A multi-scale approach interpreting sediment processes and distribution from desert sand colour in central Saudi Arabia

Bradley, Andrew V. and McLaren, Sue J. and Al-Dughairi, Ahmed and Khalaf, Nadia R. (2018) A multi-scale approach interpreting sediment processes and distribution from desert sand colour in central Saudi Arabia. Earth Surface Processes and Landforms, 43 (14). pp. 2847-2862. ISSN 1096-9837

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Abstract

In central Saudi Arabia the redness of sands observed on satellite imagery, often related to iron oxide amount, was used to better interpret geomorphic processes operating in the area. To compare variations between dune and interdune morphology, linear and dome dunes, and an ephemeral river partly buried under the sand sea, Nafud Al-Thuwayrat, a multiscale approach was used to identify the spatial variation in causes of iron oxide amounts and colour. Macro-scale mapping of Image Spectral Redness identified that the extent and intensity of colour grading across the orientation of well-defined linear and dome dune types, interdunes and the Wadi Al-Rimah, indicated sediment mixing of different provenance. Meso-scale chemical, physical and colour analysis of surface samples indicated that iron oxide coated grains were present within all the samples and was not the sole control on Image Spectral Redness. The reddest sediments were the best sorted medium-to fine-quartz sands with iron oxide bearing chemistry and the paler sediments contained coarser sands with additional feldspars, calcite and gypsum. Micro-scale analysis of grain characteristics found dune-interdune contrasts and that the reddest sands with iron coatings were of aeolian origin and the paler sands contained larger fluvial material mixed with reworked aeolian deposits. Dust in the area consists of high amounts of iron oxide and appears to be a major contributor to redness in the sand dunes. These controls on colour show the sand seas are paler westwards because a major river, and local drainage systems, deliver fluvial sediments from the carbonate and sandstone bedrock into the quartz rich aeolian material from the linear dunes. Evaporite deposits dominate in the paler interdunes, and south of the Wadi the dome dunes are the reddest as they are not migrating but building up. This multiscale approach has provided a modern analogy of processes for palaeoenvironmental studies.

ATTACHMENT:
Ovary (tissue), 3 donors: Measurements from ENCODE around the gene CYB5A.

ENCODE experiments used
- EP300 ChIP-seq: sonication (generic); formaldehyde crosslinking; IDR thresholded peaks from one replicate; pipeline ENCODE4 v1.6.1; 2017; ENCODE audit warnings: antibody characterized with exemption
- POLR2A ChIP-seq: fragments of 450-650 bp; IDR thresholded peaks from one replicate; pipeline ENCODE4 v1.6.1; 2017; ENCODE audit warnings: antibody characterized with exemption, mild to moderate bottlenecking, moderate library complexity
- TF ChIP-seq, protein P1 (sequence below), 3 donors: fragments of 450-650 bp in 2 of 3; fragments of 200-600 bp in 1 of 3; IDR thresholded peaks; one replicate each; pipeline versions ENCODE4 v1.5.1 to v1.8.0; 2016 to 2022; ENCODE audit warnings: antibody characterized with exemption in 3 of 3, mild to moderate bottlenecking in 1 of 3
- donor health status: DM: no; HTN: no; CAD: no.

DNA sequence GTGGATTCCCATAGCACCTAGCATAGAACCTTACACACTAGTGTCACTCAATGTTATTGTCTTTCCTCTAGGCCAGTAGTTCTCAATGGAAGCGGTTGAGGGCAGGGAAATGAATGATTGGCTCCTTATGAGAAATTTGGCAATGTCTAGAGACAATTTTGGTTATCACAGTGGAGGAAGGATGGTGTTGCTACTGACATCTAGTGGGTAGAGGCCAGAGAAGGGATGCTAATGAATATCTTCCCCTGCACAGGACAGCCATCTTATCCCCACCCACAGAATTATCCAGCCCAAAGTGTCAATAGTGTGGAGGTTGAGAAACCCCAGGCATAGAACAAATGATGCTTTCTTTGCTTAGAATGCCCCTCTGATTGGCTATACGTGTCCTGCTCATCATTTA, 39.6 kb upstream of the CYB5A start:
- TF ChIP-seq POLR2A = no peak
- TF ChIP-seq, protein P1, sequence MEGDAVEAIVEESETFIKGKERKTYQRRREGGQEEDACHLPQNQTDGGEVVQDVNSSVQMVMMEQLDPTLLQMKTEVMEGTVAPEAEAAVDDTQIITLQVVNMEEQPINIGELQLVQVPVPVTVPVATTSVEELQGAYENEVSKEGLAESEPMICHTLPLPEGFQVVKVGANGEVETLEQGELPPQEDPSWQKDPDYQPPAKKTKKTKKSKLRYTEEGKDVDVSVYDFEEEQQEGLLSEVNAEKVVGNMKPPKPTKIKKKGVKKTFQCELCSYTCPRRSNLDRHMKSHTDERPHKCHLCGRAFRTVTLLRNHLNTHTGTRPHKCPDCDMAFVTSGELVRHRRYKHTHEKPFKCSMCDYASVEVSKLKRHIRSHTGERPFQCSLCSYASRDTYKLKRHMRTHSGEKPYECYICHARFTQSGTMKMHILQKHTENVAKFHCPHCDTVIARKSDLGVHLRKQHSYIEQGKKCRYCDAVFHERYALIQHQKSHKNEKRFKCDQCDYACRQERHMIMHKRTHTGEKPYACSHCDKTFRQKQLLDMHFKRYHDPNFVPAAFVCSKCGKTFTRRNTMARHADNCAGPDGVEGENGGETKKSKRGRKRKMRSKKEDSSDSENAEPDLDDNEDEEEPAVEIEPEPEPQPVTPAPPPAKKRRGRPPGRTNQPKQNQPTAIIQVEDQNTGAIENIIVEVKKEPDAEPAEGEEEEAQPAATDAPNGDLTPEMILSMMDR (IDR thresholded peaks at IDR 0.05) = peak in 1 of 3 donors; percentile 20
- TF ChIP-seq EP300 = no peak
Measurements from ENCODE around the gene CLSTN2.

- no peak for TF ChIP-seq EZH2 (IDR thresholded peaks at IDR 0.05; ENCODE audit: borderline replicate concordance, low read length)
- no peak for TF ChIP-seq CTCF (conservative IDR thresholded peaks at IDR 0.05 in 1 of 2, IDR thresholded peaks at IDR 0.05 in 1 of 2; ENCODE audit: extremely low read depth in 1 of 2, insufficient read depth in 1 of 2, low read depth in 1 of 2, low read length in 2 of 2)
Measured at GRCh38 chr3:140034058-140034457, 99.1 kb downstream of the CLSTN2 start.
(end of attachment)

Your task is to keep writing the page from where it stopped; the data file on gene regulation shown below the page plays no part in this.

Item Type: Article
RIS ID: https://nottingham-repository.worktribe.com/output/938812
Additional Information: This is the peer reviewed version of the following article: Bradley, A. V., McLaren, S. J., Al‐Dughairi, A., and Khalaf, N. (2018) A multi‐scale approach interpreting sediment processes and distribution from desert sand colour in central Saudi Arabia. Earth Surf. Process. Landforms, https://doi.org/10.1002/esp.4438., which has been published in final form at https://onlinelibrary.wiley.com/doi/abs/10.1002/esp.4438. This article may be used for non-commercial purposes in accordance with Wiley Terms and Conditions for Use of Self-Archived Versions.
Keywords: Redness; Sand sea; Dust; Iron oxide; Landsat
Schools/Departments: University of Nottingham, UK > Faculty of Engineering > Department of Chemical and Environmental Engineering
Identification Number: https://doi.org/10.1002/esp.4438
Depositing User: Bradley, Andrew
Date Deposited: 29 Jun 2018 10:28
Last Modified: 04 May 2020 19:40
URI: http://eprints.nottingham.ac.uk/id/eprint/52683

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